Out-Law Analysis | 09 May 2022 | 3:54 pm | 5 min. read
Businesses risk being left behind if they do not embrace the metaverse, but they should first commission a full audit of their intellectual property (IP) to understand what rights they can enforce and where any gaps are.
With several companies battling to define, develop and operate the metaverse – a concept that promises to draw aspects of the physical and digital worlds together to augment reality – brands need to think ahead to how they might operate effectively in this new environment.
The metaverse can deliver interactive and immersive experiences to users and it will change how people socialise, shop and work. It will complement an already booming gaming market globally and further allow brands to reach huge audiences with minimal environmental impact.
This seismic change will generate new creative works to be protected and create a new environment in which to enforce IP rights.
When creating innovative technologies, businesses should consider whether to seek patent protection. Patents can protect software provided this is novel and it solves a technical problem.
The challenge for businesses is that many courts have been quick to invalidate software patents, holding the software as an implementation of an abstract idea, and incapable of patent protection.
Policing patent infringement in the metaverse also has practical difficulties. Unlike other IP rights, software patents work behind the scenes. Establishing infringement hinges upon a source code comparison, likely requiring legal proceedings to be lodged to obtain disclosure and facilitate expert review. This is expensive and time consuming and runs the risk of the infringer rewriting the source code to avoid liability.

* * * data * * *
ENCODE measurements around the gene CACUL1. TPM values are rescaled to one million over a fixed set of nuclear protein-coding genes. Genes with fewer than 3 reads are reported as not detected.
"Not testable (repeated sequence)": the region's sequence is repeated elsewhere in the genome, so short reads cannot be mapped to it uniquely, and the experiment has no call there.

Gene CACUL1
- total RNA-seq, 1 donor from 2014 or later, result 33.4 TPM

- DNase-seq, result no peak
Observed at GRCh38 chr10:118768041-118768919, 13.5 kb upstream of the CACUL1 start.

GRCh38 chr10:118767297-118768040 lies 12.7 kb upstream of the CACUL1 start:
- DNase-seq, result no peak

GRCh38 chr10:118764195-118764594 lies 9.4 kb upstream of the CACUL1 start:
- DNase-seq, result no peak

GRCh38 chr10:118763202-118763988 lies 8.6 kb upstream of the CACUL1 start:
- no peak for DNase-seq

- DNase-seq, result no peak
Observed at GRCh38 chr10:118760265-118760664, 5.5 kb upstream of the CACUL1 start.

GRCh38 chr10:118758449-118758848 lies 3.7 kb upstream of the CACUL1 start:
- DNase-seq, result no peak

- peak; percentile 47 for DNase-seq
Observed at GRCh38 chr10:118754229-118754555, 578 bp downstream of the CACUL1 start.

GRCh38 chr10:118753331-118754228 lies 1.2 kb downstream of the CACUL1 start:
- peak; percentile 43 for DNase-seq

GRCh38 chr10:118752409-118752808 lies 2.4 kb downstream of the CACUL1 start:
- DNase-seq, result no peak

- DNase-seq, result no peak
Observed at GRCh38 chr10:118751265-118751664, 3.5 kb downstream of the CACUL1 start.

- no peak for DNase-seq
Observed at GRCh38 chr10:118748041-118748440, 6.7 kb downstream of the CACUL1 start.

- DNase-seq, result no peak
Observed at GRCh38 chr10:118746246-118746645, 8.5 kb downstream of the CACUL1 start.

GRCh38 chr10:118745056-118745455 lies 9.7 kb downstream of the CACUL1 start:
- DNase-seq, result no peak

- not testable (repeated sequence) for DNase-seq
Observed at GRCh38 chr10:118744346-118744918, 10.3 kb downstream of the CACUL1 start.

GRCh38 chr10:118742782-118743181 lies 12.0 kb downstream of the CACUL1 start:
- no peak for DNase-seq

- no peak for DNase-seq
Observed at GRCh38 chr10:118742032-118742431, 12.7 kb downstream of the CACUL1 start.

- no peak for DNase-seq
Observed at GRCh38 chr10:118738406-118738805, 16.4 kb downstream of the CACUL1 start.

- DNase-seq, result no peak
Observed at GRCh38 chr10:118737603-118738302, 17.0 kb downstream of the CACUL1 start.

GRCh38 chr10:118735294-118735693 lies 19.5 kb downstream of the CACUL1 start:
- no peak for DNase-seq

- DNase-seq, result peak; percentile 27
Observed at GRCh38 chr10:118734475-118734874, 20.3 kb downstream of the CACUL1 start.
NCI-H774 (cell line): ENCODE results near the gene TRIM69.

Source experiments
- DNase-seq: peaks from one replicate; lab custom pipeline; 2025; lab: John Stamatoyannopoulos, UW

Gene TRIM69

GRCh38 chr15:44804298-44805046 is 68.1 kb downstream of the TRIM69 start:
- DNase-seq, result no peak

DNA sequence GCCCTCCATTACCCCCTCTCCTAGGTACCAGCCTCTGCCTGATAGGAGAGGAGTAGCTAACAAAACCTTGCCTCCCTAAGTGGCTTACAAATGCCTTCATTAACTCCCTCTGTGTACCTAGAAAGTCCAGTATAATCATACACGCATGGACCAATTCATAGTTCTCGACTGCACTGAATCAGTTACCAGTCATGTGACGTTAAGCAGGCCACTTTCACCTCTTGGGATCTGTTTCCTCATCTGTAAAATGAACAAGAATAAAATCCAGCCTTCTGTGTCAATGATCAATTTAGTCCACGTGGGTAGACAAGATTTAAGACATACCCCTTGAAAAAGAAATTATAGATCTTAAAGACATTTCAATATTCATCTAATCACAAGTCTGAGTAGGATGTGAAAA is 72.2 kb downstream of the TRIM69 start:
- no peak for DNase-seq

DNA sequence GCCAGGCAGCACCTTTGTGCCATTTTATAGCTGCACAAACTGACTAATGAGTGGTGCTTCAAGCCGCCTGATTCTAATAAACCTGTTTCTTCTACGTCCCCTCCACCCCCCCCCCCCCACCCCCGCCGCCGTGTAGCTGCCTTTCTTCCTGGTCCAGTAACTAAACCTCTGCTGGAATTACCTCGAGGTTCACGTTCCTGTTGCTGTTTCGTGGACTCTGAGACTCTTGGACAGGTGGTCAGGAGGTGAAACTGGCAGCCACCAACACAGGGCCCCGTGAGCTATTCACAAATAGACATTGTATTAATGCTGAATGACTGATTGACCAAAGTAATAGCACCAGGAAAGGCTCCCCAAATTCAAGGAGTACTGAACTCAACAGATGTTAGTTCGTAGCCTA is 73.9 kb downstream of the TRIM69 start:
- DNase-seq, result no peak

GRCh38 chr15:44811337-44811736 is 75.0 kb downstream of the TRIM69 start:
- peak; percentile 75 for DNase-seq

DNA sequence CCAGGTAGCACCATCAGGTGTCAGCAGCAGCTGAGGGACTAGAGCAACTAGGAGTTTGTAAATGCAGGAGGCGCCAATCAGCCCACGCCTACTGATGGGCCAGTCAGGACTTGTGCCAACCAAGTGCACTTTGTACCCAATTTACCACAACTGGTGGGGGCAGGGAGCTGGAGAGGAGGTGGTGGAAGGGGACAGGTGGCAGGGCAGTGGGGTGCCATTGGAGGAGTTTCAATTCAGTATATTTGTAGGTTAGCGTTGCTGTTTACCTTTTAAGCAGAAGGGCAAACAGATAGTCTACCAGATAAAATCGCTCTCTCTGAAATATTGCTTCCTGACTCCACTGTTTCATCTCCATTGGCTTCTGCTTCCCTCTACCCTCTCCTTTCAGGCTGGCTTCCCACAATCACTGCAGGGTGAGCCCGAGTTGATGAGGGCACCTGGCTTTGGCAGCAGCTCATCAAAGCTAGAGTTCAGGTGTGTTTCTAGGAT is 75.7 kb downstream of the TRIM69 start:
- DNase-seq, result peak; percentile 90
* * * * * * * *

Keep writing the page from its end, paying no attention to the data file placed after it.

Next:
In light of the challenges regarding registration and enforcement of software patents, businesses may be better leveraging their trade secrets to protect their metaverse technology.
Trade secrets protect confidential information which is commercially valuable, gives the owner a competitive advantage and is treated as a secret. Trade secrets can last indefinitely if kept out of the public domain. However, the speed with which technology changes raises the question of how long trade secrets in this context will remain relevant.
The success of the metaverse hinges upon its understanding of both the physical world – a place, shop or product – and its user – their location, habits and interests. The metaverse can apply real world features to a virtual environment, for example allowing you to visit digital versions of real-life destinations. Data will play a signifcant part in this. Additionally AR/VR technology will generate data of unparalleled granularity, not just measuring where you click but how you move. This data provides access to the user’s subconscious and has been labelled “gold to a data capitalist”. Though trade secret protection is relatively narrow, if the requirements are met, trade secrets may assist in protecting this data.